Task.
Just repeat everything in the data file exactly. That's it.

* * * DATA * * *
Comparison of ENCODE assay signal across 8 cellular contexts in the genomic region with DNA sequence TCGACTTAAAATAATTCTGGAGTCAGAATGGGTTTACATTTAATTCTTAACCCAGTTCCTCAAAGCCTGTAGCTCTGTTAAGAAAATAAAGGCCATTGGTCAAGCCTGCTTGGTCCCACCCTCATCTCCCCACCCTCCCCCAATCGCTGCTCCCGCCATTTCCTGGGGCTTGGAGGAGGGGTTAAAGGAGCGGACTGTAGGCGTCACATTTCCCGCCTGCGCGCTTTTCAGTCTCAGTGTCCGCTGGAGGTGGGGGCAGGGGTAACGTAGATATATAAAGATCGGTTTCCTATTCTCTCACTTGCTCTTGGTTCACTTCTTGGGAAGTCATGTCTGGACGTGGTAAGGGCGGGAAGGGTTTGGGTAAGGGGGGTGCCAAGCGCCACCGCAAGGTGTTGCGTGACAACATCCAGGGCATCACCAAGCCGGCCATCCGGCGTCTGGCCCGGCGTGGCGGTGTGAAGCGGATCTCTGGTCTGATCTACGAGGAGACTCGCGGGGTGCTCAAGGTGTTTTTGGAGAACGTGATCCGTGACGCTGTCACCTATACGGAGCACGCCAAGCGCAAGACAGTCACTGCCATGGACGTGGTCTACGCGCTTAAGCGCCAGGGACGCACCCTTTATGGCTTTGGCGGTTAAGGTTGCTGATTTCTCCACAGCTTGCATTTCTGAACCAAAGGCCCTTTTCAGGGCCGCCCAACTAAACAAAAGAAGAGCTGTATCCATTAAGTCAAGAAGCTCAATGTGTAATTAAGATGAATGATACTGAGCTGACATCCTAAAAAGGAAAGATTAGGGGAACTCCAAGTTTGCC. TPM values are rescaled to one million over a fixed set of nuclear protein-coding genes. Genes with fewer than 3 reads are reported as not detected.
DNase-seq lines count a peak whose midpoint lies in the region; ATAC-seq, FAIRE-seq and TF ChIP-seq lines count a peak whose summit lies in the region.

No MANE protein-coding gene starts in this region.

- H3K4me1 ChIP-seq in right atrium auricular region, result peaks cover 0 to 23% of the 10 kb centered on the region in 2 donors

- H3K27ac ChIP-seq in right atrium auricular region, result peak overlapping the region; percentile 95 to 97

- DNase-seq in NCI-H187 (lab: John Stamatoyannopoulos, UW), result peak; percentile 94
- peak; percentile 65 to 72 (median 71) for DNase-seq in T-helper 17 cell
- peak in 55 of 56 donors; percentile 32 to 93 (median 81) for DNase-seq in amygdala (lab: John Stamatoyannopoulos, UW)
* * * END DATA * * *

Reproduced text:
Comparison of ENCODE assay signal across 8 cellular contexts in the genomic region with DNA sequence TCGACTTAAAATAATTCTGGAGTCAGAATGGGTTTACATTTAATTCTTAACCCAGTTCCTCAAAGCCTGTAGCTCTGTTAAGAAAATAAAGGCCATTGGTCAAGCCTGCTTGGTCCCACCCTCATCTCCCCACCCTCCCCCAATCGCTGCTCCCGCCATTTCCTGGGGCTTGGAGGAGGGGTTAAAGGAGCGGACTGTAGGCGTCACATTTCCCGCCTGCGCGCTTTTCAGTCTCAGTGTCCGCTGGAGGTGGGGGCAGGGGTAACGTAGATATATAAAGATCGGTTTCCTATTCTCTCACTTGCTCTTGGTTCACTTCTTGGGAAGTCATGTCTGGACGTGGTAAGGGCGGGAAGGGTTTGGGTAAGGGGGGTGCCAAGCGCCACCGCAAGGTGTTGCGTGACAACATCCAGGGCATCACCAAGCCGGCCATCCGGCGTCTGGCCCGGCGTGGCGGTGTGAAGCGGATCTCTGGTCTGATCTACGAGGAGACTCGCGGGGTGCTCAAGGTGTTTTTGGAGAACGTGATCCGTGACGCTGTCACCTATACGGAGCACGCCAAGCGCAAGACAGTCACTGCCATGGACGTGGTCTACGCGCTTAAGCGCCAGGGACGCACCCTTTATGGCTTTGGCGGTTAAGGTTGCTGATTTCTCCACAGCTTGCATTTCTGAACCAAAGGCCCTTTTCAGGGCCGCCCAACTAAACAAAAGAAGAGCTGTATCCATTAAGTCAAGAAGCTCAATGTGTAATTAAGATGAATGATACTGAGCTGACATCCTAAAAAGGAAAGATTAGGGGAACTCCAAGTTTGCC. TPM values are rescaled to one million over a fixed set of nuclear protein-coding genes. Genes with fewer than 3 reads are reported as not detected.
DNase-seq lines count a peak whose midpoint lies in the region; ATAC-seq, FAIRE-seq and TF ChIP-seq lines count a peak whose summit lies in the region.

No MANE protein-coding gene starts in this region.

- H3K4me1 ChIP-seq in right atrium auricular region, result peaks cover 0 to 23% of the 10 kb centered on the region in 2 donors

- H3K27ac ChIP-seq in right atrium auricular region, result peak overlapping the region; percentile 95 to 97

- DNase-seq in NCI-H187 (lab: John Stamatoyannopoulos, UW), result peak; percentile 94
- peak; percentile 65 to 72 (median 71) for DNase-seq in T-helper 17 cell
- peak in 55 of 56 donors; percentile 32 to 93 (median 81) for DNase-seq in amygdala (lab: John Stamatoyannopoulos, UW)